Problem: Heater Will Ignite But Will Not Continue To Operate. EE6 Code Displayed.
Rural Energy Enterprises, Inc. does not accept liability for the improper use of this information. Installation, service, and maintenance of heating equipment should be performed by a qualified technician. Improper installation, adjustment, alteration, service, or maintenance can cause property damage, personal injury, or loss of life.
Applies to: Toyostove Laser 30, 56, 60 and 73 and Oil Miser 22/23
What Does This Mean?
Toyostove Laser 30, 56, and 73 model Laser heaters cease operation and display the EE6 code on the control panel (instead of the clock or temperature settings) when the primary flame rod on the heater fails twice to sense a flame during the normal burning mode. (After the heater has ignited and operated through the ignition and pre-heat cycle that last about five minutes). The heater must ignite, sense a flame, go into the normal burning mode, sense a lack of flame, go into the purge cycle, re-start, sense flame again during the ignition mode, go into the normal burning mode, and then again sense a lack of flame. Then, it will go to EE6.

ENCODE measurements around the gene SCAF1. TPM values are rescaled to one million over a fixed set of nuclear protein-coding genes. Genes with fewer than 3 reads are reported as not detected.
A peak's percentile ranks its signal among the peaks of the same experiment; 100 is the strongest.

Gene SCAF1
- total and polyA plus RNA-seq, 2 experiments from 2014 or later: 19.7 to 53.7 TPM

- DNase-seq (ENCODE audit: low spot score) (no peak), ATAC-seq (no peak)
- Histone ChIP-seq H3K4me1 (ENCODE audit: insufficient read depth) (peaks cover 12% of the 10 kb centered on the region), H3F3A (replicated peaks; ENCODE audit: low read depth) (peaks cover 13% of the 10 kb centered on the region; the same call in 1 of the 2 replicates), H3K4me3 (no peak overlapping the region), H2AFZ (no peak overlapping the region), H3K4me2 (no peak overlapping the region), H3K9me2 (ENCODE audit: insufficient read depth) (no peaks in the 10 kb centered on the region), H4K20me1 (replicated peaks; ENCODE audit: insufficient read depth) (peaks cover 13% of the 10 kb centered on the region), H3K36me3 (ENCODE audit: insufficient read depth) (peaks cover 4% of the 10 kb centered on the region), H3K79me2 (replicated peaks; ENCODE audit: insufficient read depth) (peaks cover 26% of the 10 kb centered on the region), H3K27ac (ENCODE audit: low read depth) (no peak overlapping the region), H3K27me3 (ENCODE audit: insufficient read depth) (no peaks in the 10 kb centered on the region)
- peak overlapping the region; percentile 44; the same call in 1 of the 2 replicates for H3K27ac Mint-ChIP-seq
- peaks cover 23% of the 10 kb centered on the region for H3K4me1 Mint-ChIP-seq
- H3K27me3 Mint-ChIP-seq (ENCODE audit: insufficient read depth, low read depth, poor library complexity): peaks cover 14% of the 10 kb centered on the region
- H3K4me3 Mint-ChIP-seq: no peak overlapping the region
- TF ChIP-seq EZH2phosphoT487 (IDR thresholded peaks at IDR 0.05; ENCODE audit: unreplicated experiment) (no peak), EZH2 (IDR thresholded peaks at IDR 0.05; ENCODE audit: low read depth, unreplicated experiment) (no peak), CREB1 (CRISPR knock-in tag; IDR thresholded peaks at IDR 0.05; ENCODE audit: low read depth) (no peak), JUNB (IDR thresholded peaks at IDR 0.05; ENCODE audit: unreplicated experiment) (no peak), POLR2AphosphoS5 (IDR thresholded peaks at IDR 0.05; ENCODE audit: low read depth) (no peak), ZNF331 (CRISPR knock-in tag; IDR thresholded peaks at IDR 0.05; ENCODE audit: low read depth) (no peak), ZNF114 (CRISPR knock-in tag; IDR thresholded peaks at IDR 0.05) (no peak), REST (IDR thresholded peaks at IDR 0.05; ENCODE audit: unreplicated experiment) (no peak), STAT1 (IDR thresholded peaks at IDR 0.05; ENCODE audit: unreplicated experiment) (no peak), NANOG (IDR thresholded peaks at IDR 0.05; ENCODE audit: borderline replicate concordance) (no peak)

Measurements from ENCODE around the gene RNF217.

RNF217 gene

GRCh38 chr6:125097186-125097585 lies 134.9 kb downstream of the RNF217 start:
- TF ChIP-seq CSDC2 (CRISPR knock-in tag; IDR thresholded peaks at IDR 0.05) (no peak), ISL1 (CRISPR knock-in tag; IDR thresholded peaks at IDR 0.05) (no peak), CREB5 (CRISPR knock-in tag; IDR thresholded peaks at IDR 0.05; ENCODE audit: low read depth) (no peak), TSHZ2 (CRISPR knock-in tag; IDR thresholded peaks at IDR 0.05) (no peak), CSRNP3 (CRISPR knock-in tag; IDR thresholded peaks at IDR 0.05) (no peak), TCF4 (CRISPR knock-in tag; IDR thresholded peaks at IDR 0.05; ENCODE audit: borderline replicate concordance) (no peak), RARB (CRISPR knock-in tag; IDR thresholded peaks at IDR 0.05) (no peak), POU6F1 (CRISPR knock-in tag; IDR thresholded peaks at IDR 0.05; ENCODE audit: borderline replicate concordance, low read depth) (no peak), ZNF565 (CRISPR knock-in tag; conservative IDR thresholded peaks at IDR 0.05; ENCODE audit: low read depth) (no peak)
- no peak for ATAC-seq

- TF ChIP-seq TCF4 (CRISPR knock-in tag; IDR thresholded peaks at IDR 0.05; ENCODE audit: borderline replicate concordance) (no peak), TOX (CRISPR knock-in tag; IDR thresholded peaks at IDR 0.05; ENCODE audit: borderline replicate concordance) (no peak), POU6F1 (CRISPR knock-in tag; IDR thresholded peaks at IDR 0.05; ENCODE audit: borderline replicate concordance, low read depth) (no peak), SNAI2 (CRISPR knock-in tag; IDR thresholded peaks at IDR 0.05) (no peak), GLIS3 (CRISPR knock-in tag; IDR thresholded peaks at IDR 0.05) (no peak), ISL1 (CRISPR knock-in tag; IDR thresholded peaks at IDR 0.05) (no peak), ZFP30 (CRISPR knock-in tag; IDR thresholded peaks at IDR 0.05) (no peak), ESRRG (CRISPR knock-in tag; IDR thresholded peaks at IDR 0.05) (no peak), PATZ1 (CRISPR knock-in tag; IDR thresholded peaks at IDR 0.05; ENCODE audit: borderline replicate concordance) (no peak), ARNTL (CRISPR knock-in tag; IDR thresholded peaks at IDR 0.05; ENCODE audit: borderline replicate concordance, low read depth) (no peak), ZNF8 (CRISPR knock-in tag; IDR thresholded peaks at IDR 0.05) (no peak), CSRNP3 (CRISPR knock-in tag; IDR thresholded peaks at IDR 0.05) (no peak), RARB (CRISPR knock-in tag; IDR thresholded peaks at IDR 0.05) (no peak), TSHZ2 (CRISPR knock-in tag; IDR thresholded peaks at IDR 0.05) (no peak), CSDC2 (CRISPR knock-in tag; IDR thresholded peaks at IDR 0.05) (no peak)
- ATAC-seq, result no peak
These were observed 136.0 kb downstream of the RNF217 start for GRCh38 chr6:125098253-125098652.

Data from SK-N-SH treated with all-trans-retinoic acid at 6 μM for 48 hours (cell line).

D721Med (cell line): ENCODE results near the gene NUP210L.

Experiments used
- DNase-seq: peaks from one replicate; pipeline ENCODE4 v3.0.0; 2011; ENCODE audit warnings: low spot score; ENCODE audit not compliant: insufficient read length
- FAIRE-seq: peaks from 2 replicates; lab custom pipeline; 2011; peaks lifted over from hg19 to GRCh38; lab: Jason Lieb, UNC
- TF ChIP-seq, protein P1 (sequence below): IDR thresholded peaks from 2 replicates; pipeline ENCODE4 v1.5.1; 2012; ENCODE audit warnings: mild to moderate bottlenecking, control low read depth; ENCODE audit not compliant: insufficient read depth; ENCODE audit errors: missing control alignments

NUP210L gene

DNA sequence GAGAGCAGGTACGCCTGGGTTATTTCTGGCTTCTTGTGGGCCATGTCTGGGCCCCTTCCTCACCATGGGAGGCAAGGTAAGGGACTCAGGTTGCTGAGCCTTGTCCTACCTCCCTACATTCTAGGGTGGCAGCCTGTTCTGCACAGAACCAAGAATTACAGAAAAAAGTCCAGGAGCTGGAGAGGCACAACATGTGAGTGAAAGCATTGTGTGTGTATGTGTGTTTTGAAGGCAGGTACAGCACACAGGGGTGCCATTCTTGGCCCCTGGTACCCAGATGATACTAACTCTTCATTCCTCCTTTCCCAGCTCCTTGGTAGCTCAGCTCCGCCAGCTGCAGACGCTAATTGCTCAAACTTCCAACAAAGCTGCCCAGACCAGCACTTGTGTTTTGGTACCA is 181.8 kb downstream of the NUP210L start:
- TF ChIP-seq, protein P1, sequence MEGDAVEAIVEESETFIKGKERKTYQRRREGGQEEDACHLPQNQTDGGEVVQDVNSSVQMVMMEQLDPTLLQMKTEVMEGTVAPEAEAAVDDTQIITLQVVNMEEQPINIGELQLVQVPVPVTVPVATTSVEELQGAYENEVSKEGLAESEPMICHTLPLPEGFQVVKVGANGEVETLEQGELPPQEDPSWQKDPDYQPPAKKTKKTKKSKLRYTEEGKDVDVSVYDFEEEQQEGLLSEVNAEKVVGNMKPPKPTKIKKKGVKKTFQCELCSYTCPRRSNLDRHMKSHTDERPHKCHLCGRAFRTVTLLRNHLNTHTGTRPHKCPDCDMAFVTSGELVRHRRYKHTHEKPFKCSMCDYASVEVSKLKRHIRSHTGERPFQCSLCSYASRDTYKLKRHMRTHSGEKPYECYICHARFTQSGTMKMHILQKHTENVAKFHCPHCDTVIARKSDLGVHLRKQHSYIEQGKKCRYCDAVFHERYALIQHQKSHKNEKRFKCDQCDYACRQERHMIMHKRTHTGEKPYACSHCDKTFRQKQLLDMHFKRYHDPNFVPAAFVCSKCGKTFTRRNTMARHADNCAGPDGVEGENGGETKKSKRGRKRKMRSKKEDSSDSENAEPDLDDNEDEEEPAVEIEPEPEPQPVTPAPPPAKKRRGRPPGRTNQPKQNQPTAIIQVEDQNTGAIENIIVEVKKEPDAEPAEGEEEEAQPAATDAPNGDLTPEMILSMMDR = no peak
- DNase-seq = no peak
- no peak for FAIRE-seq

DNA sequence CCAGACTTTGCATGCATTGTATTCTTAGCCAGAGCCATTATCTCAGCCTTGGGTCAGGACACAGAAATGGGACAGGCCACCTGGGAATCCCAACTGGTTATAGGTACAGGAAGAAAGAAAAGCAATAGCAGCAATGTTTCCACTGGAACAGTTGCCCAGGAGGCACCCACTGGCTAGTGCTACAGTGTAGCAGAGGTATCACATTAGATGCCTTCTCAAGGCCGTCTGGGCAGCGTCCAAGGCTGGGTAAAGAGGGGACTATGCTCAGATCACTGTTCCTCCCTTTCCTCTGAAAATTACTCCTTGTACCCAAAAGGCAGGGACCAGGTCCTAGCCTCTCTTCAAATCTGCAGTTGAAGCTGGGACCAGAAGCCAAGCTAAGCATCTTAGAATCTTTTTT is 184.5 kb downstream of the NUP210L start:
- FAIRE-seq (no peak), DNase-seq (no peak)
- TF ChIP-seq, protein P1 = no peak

What Can Cause An EE6 Error?
The primary flame rod is the only sensor in the heater that can cause the EE6 error. And, it can only happen if the primary flame rod has detected a flame twice in a row before failing. Thus, in most cases, the problem has nothing to do with the primary flame rod or the burner, but is caused by an over-heating condition or more likely, something that causes the heater to “starve” for fuel (not enough fuel flowing into the heater, burner, or available to the pump). If the system is completely out of fuel, it will usually display the EE2 code, not EE6.
What Can Be Done To Correct This Situation?
- Fuel supply problems. Most EE6 problems are caused by inadequate flow of fuel to the heater. Therefore, the first things to check are listed below:
- Plugged Fuel Nozzle. Carbon may build up inside the fuel nozzle and below the nozzle inside the burner. This will restrict the amount of fuel flow into the burner. Disconnect the fuel line from the nozzle and clean the nozzle. It may be necessary to dismantle the burner and clean the burner pot.